Guess what: MLB hitters don't suck anymore.
Well, let's just say they suck less.
If there was ever any question to the extent steroids impacted Major League Baseball, they were answered with the pathetic offensive performances of the past two seasons. Scoring dipped to levels not seen since the Bush presidency - the FIRST one - and the game had become painful to watch on a daily basis.
However, through one quarter of the season in 2015, things have been looking up. Scoring had nudged up to a respectable level and appears to be trending in the right direction. Considering we haven't even gotten into summer - when home runs and scoring spike - this season has the potential to be one of the highest-scoring of this modest decade.
The Mitchell Report on steroids in baseball was released in 2007, and increased testing in the Major Leagues began shortly after. It took a few seasons to weed out the drugs and the cheats in the game. But by 2013 the game was as natural as it had been in decades. And how do we know that the juice has been squeezed out of baseball? Because we've been treated to a fun trip down Memory Lane the past two seasons with a redux of the Dead Ball Era.
The 8.14 runs per game scored last year were the lowest mark in over 20 years. And the league-wide batting average of .251 was the lowest since 1972 - the year before the implementation of the designated hitter. When you're going that far back to qualify your futility you know things are pretty bad. And obviously 2014 was one of the worst offensive seasons of the past half-century.
So far in 2015 we've seen an average of 8.4 runs per game. That's still nearly a full run lower than what we saw as recently as 2008. But it shows progress after nearly seven straight years of decreased scoring outputs.
Here is a look at scoring trends in the seasons following the Mitchell Report:
2015 - 8.40 runs per game (8.55 A.L. and 8.2 N.L.)
2014 - 8.14 runs (8.36 and 7.90)
2013 - 8.33 runs (8.67 and 8.01)
2012 - 8.65 runs (8.90 and 8.43)
2011 - 8.57 runs (8.93 and 8.25)
2010 - 8.77 runs (8.90 and 8.65)
2009 - 9.22 runs (9.64 and 8.86)
2008 - 9.30 runs (9.57 and 9.06)
It's comically clear that since steroid and HGH use were exposed and testing became more of a priority scoring has been dropping. The question was how low could they go. And if this year's rates hold then hopefully it will begin a trend back towards respectability.
Of course, it isn't all good news. Scoring is up. But the MLB batting average and on-base percentage are actually equal to last year's numbers. This suggests that perhaps our run numbers are a slight anomaly.
Our early-season scoring spike has been due primarily to two factors. First, the league-wide batting average with runners in scoring position is .259, the highest number since 2009. Second, the home run rate has ticked back up after three straight years of decreases.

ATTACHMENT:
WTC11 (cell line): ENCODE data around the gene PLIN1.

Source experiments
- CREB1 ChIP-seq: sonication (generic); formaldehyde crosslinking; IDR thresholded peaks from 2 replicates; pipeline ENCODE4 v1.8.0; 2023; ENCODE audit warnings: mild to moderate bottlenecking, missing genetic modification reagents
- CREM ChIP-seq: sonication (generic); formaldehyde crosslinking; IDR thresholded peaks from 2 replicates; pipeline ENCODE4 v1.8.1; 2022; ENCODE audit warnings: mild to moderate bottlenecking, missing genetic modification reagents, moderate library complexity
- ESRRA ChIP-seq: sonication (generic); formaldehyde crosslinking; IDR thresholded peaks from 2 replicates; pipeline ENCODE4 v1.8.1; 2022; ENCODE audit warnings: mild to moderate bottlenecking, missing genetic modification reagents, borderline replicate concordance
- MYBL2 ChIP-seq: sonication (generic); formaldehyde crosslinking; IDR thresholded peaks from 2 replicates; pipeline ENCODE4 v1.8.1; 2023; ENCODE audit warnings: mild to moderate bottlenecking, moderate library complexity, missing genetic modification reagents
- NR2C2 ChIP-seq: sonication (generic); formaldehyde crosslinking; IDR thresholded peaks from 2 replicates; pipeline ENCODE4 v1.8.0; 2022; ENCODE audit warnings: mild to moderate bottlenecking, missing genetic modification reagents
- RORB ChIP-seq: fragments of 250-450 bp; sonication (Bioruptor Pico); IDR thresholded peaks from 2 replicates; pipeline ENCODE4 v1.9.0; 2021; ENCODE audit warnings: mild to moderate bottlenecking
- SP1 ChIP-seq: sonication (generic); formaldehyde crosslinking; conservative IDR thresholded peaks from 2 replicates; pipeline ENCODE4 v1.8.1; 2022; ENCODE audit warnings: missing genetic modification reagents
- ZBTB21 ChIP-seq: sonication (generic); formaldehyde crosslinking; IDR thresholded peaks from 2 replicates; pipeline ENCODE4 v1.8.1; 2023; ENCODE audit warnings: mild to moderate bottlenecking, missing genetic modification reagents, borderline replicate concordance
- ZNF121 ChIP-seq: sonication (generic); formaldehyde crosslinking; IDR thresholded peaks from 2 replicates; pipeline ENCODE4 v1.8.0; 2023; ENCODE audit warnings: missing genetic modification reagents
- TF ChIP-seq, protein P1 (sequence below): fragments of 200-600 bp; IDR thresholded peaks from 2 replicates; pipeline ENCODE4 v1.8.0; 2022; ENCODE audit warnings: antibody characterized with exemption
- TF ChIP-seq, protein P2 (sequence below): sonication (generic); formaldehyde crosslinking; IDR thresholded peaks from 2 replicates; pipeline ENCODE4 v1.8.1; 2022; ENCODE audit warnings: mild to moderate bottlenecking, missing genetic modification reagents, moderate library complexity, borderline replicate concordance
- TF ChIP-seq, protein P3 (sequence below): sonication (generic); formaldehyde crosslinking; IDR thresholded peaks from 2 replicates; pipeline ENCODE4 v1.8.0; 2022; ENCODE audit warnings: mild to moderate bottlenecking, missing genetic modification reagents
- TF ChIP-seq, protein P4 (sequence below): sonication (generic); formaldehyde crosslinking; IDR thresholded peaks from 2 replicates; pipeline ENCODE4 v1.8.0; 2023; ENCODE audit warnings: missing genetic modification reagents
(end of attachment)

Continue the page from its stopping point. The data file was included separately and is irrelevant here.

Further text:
Here is a look at the league averages in key hitting statistics:
2015 - .251 batting average, 315 OBP, .395 SLG and 0.95 home runs per game.
2014 - .251, 315, .386 and 0.86
2013 - .253, .317, .396 and 0.96
2012 - .254, .319, .405 and 1.01
2011 - .255, .320, .399and 0.94
2010 - .257, .325, .403 and 0.95
2009 - .262, .333, .418 and 1.04
2008 - .264, .333, .416 and 1.0
Again, things have been steadily declining for years. In fact, last year's .251 batting average was nearly 20 points lower than the league average at the turn of the century (.270).
In my experience, more scoring has meant an easier handicapping challenge for MLB bettors. Lower-scoring games are a lot more arbitrary and harder to predict; those games can go either way, and random individual plays carry greater significance.
Whereas more runs generally creates a more static betting structure. There is a greater separation between good teams and bad teams. And when teams are scoring more and blowing one another out there is less room for fluke plays and bad luck to come into play and change the outcome of the game.
Further, pitching is the key to MLB handicapping. The past two years when no one could hit there were mediocre starters all over the league putting up great numbers. Suddenly there wasn't a ton of difference between mediocre arms like Bronson Arroyo, Ricky Nolasco, Jhoulys Chacin and Mike Minor and top-tier starters like Felix Hernandez, Adam Wainwright and Max Scherzer.
For example, in 2006 there were just 28 starters with an ERA of 4.00 or lower and only 10 starters with ERAs below 3.50. Last season there were 60 starters at 4.00 or below and 39 guys logging in at 3.50 or below. In 2014 there were actually 22 pitchers that managed an ERA below 3.00, by far the highest number in the last quarter-century.
However the smaller performance variance wasn't being reflected in the daily moneyline prices, where the bigger-name pitchers at the top of the food chain were still heavily favored over players with comparable numbers. Savvy underdog bettors could have made a pretty penny on that setup. But the average MLB bettor was more likely than not to take a bath.
The bottom line is that more runs is good for everyone associated with Major League Baseball. It's more entertaining for the fans and enjoyable for the fantasy players. And for bettors it creates greater profit opportunities. So hopefully these early-season trends continue and even improve as the weather warms up.
Robert Ferringo is one of the top MLB handicappers in the country and has been red hot on the diamond, posting four of five winning nights and over $2,000 in profit over the last two weeks alone. Robert's one-of-a-kind Ferringo Method has made him one of the elite long-term sports betting earners in the country and you can sign up today.
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